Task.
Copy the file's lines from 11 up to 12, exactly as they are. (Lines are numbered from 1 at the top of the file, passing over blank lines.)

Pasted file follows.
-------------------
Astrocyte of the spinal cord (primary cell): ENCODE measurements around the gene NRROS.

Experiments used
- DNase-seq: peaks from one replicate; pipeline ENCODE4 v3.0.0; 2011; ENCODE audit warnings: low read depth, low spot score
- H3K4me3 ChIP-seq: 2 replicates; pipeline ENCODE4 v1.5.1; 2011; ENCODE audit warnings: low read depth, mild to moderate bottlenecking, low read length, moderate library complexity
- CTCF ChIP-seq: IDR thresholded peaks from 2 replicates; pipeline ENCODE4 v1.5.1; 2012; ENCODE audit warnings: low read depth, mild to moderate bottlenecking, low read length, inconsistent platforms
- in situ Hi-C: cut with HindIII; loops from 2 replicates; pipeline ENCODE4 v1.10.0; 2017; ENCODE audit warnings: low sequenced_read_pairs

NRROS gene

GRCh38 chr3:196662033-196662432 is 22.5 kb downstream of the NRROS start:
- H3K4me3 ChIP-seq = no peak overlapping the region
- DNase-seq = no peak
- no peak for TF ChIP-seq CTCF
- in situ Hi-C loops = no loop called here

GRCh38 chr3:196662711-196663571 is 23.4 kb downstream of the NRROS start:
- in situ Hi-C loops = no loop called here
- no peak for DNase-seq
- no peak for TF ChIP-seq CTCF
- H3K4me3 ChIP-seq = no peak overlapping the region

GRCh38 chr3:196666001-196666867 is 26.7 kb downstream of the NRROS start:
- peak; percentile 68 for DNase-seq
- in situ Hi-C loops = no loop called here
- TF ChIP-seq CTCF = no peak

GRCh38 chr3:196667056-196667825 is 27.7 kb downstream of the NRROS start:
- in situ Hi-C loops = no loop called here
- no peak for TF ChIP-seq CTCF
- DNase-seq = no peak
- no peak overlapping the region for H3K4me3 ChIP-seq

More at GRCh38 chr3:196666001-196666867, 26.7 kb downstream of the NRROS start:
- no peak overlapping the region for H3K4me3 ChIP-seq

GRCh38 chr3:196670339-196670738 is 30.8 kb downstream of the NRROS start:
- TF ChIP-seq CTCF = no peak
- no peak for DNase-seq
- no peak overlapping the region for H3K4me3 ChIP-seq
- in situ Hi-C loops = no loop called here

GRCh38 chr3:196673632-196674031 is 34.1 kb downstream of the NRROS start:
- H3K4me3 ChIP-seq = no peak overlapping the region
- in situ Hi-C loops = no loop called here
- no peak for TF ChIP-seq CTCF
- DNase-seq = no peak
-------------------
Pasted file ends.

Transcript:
- no peak for TF ChIP-seq CTCF
- in situ Hi-C loops = no loop called here